Pelosi, Rahm do not scare Rep. DeFazio
By Walter Alarkon
Rep. Peter DeFazio’s phone rang. On the other end was Rahm Emanuel.
The White House chief of staff last month expressed frustration with DeFazio’s resignation calls for President Barack Obama’s top two economic aides — Treasury Secretary Tim Geithner and White House chief economist Larry Summers — and appealed for cooperation, according to DeFazio.
But Emanuel, known for his blunt manner and ability to bend members of his party to his will, did not raise his voice with the Oregon Democrat.
“Rahm does not yell at me,” DeFazio said, “because he knows that I yell back.”
Others are learning that DeFazio, who has served in the House since 1987 and describes himself as a “progressive populist,” is not easily intimidated. He has emerged in recent months as one of the most vocal liberal critics of the Obama administration, blasting the president’s team for not getting tough enough with Wall Street. He’s also taken on his own party for failing to move left-leaning legislation through the Congress.
Personal calls from Speaker Nancy Pelosi (D-Calif.) and former Vice President Al Gore couldn’t persuade him to vote for the Speaker’s climate change bill. He also opposed the $787 billion stimulus, citing concerns that only 7 percent was devoted to infrastructure spending.
DeFazio was one of only two Democrats to vote against those measures and the $700 billion bank bailout. (The other was Rep. Gene Taylor (D-Miss.) a Blue Dog conservative.)
Yet he’s also a pro-gun Democrat who has a B rating from the National Rifle Association.
“I would have less of a voice and I would have less respect if I voted for things I didn’t believe in because of pressure from the leadership,” DeFazio told The Hill in an interview.
Obama himself has taken notice.
“Don’t think we’re not keeping score, brother,” Obama told DeFazio during a closed-door meeting of the House Democratic Caucus, according to members afterward.
But poking a stick at those in power is what DeFazio does.
He gives partial credit for his special brand of liberalism to having worked at a country club as a teenager. Each summer, his father ran a camp for troubled inner-city kids on Cape Cod, where they caddied for golfers at a country club. DeFazio would work alongside the kids.
“They were servants for the rich, as was I,” he said. “I shagged golf balls for rich people. I carried golf clubs for rich people, and I learned very early on, when I was pretty young, that this was a group of people that had nothing special to offer to me or to society.”
His populism has played well back home. DeFazio won his 2008 election with 82 percent of the vote, even though his district isn’t overwhelmingly Democratic. Obama won it by 11 percentage points, but President George W. Bush won nearly as many votes as Sen. John Kerry (D-Mass.) in 2004.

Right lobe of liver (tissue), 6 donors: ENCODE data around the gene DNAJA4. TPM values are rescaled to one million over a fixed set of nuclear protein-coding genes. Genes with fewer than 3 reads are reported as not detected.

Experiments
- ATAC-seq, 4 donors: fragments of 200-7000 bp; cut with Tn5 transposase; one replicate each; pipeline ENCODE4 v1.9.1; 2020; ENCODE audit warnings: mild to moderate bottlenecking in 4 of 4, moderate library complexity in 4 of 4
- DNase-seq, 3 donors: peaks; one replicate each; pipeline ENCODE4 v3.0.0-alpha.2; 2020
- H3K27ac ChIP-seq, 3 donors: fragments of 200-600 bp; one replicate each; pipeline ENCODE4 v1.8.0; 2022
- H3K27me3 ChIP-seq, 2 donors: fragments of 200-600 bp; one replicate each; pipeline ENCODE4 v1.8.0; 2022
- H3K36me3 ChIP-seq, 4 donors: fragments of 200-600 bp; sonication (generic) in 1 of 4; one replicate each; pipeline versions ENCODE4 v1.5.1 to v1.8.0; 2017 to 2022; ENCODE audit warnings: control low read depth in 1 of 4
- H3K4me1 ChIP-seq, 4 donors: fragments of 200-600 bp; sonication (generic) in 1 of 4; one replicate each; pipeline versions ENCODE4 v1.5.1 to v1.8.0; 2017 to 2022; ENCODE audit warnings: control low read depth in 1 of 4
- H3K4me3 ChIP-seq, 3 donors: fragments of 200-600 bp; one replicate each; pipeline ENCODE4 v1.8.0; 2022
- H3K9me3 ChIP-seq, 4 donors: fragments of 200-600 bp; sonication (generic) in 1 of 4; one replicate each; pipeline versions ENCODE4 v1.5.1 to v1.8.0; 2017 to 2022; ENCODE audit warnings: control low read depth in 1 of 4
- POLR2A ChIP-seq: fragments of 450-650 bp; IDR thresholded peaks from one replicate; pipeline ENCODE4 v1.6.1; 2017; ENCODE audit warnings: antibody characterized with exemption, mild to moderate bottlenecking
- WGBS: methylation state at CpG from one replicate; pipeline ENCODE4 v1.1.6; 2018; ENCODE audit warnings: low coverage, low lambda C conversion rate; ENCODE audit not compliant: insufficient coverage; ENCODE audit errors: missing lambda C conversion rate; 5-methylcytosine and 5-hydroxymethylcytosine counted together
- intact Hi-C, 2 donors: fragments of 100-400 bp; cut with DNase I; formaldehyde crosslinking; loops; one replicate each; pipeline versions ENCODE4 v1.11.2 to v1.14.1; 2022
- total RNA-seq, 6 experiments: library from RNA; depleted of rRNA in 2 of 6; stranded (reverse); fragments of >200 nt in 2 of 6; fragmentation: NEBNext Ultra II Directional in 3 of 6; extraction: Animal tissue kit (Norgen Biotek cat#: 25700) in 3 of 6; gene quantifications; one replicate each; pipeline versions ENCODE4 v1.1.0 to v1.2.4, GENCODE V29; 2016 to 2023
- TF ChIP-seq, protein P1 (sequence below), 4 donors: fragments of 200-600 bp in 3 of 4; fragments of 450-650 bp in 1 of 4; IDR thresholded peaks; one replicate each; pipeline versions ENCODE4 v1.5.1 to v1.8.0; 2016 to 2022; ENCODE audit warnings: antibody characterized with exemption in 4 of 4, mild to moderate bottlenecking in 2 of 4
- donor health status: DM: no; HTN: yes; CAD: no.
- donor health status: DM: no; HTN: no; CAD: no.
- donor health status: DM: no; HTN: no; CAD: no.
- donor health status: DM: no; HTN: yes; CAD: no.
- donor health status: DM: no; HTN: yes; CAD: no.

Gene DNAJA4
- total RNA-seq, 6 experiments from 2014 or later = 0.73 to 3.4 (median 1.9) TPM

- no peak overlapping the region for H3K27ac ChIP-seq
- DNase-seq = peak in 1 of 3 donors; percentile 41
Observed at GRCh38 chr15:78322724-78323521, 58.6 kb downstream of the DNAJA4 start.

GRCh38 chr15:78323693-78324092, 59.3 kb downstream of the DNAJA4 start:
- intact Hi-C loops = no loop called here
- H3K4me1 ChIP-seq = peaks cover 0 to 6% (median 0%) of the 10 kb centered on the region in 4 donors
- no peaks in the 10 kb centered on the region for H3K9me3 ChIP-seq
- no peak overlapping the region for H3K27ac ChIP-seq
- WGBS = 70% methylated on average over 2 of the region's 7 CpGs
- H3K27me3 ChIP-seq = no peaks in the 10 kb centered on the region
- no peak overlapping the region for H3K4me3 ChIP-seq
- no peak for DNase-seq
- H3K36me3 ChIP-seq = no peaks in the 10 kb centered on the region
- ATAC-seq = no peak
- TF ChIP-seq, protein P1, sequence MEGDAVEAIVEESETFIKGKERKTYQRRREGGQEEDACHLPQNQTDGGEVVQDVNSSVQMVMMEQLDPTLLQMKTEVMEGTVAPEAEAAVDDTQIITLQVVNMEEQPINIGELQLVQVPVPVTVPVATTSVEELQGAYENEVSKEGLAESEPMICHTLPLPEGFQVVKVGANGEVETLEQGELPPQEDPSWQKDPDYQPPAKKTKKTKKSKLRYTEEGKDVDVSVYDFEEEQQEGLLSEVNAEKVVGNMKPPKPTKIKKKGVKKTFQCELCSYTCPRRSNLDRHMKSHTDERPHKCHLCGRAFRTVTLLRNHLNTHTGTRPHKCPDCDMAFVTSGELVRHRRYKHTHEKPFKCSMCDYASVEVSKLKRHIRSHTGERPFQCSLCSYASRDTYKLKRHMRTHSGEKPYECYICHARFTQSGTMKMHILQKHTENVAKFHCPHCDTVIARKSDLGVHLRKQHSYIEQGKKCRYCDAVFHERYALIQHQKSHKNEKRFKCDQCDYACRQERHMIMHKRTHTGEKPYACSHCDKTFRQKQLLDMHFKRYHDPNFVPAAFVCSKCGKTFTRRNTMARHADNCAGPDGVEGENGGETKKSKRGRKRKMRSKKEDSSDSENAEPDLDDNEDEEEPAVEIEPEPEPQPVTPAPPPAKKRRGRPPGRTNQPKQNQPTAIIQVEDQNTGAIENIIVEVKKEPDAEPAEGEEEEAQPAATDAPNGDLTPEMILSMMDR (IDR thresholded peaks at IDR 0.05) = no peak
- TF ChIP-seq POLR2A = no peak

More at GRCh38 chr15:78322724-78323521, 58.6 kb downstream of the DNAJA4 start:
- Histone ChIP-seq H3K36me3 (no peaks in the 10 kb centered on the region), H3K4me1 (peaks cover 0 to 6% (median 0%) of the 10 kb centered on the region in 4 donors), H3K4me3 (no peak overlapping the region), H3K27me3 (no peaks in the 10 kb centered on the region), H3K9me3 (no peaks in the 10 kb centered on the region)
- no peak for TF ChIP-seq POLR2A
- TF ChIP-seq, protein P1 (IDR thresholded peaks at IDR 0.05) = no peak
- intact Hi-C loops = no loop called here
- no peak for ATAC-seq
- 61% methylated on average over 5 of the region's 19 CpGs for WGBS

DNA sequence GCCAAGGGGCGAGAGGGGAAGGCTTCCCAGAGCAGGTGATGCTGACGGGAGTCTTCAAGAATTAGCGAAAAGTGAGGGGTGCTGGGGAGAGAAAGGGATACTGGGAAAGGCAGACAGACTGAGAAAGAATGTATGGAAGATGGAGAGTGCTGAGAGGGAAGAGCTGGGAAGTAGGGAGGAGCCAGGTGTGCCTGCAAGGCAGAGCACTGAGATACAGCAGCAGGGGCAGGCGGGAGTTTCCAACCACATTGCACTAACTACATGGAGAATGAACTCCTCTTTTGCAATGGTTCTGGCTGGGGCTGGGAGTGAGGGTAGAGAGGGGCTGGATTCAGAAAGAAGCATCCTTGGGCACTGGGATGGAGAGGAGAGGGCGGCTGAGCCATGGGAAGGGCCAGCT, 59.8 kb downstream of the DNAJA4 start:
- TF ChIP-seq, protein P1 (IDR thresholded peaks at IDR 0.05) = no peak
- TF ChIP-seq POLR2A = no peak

“He is incredibly popular in a district that is actually somewhat difficult for a Democrat,” said Rep. David Wu (D-Ore.), who says DeFazio does it by standing up for his beliefs.
DeFazio has been a leading liberal voice complaining that the Democratic Congress and White House have failed to capitalize on significant victories in last year’s elections. His latest target is the Senate, where he says Democrats’ struggle to move healthcare legislation is preventing the Congress from sending a job-creation bill to the president’s desk. With the unemployment rate at 10 percent, House Democrats see jobs as the No. 1 campaign issue heading into the midterm election year.
“It’s just incredible frustration,” DeFazio said. “The killing ground of the Senate is ultimately, potentially, the killing ground of the Democratic Party.”
DeFazio and other House Democrats led what he called a “revolt” at a caucus meeting several weeks ago. Though Democratic leaders called the meeting to discuss the president’s decision to send 30,000 more troops to Afghanistan, rank-and-file members began talking instead about jobs.
DeFazio stood up and called for attaching a new job-creation bill to the annual defense-spending measure, which typically gets bipartisan support and is considered must-pass legislation. His speech and others in favor of a new jobs bill drew cheers from colleagues, said House Democratic Caucus Chairman John Larson (Conn.).
DeFazio has spent most of his time over the past year pushing for the $500 billion, six-year transportation reauthorization bill. DeFazio, the chairman of the House Highways and Transit subcommittee, has argued infrastructure could lead to far more jobs and have a much more lasting impact than tax cuts or other stimulus spending. While Pelosi has thrown her support behind the bill, sponsored by House Transportation and Infrastructure Committee Chairman Jim Oberstar (D-Minn.), the Senate and the White House, reluctant to raise the gas tax or other levies to pay for the bill, have said that it should be taken up next year.
DeFazio wants to tax Wall Street to help pay for the programs. Specifically, he wants a tax on financial transactions, which economists have said could generate $150 billion. Though Geithner has opposed it, DeFazio is holding out hope that Obama will find ways to get tougher on Wall Street.
He praised the president this week for dialing up his criticism of Wall Street bankers and the bonuses they’re expected to receive, just months after receiving billions in federal bailout dollars.
“That was one good speech by the president, but he’s got to mean it, he’s got to live it, he’s got to do it every day,” DeFazio said. “And these are tough people; these are the most powerful people in the world. They seem to control a majority of his economic team.”